OUISVILLE, Ky. -- More than a dozen tea party groups in Kentucky have united to try to oust Sen. Mitch McConnell in the 2014 Republican primary, arguing that he is too moderate and has only "paid lip service" to their cause.
The United Tea Party of Kentucky, comprised of 17 smaller tea party and "patriot" groups around the state, signed a press release this week promising to oppose McConnell.
"We're looking right now at anybody that has a possibility of retiring Senator McConnell," said John T. Kemper III, the group's spokesman.
But the Louisville Tea Party has decided not to join the effort, its leaders saying they are worried that the group couldn't field a candidate strong enough to win the November general election.
McConnell's campaign manager, Jesse Benton, didn't immediately respond to a request for an interview.
Other than Kemper, who says he is considering a campaign, no potential challengers have come forward publicly.
Kemper, a 2011 candidate for state auditor, said the tea party groups believe that McConnell's record — dating to his time as Jefferson County judge-executive from 1978 through 1984 — makes him a moderate rather than a conservative.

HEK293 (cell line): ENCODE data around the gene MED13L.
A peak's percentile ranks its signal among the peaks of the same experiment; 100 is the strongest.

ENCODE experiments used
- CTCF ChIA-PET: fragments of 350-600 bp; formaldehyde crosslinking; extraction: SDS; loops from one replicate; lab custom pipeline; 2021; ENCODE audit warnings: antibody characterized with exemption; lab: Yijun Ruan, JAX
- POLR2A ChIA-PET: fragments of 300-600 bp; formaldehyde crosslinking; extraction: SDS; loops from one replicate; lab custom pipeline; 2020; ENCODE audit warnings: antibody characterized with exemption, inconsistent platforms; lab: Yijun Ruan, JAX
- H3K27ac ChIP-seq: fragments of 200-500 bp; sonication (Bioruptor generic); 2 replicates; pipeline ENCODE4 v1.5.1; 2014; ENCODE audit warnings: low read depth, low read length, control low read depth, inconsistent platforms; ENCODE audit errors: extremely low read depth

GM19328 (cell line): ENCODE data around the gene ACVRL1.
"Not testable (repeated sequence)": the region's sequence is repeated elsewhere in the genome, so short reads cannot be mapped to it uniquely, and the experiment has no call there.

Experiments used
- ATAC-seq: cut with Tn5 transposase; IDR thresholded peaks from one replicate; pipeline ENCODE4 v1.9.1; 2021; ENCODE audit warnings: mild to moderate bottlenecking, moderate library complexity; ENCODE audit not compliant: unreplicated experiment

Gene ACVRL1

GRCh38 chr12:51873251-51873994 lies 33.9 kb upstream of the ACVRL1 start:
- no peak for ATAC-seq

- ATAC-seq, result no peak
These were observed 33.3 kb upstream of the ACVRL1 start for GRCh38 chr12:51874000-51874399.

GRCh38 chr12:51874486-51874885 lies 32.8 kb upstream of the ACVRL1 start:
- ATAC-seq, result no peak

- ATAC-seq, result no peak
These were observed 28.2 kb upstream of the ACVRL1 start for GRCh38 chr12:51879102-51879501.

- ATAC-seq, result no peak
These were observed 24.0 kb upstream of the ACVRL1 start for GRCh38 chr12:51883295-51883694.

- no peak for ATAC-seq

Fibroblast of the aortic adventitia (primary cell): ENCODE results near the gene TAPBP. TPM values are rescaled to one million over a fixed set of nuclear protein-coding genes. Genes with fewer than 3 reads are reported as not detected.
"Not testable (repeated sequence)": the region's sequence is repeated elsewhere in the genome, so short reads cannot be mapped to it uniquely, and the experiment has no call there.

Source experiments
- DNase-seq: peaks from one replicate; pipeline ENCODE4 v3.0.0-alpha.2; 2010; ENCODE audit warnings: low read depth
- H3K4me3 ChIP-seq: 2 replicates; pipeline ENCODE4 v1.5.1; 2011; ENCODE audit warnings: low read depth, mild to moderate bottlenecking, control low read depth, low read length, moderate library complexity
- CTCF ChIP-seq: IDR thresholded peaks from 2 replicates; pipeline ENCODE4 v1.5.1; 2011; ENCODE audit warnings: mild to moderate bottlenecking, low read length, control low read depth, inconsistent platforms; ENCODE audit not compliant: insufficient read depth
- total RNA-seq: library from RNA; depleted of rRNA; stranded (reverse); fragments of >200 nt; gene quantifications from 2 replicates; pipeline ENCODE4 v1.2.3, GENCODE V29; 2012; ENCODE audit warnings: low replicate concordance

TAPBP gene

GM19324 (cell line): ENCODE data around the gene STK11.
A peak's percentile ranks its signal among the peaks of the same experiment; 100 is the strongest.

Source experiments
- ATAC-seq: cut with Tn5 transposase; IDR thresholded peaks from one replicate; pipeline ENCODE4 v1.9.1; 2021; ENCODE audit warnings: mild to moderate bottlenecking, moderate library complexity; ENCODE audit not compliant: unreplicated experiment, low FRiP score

The tea party and McConnell have had a strained relationship since the organizations sprang up around the country in the weeks after President Barack Obama was sworn in for his first term four years ago.
While the groups' harshest rhetoric has been directed at Obama and Democrats, the tea party has also been critical of Republicans who have voted for increasing federal debt, backed the Troubled Asset Relief Program, raised the debt ceiling and done other things anathema to the fiscally conservative organizations.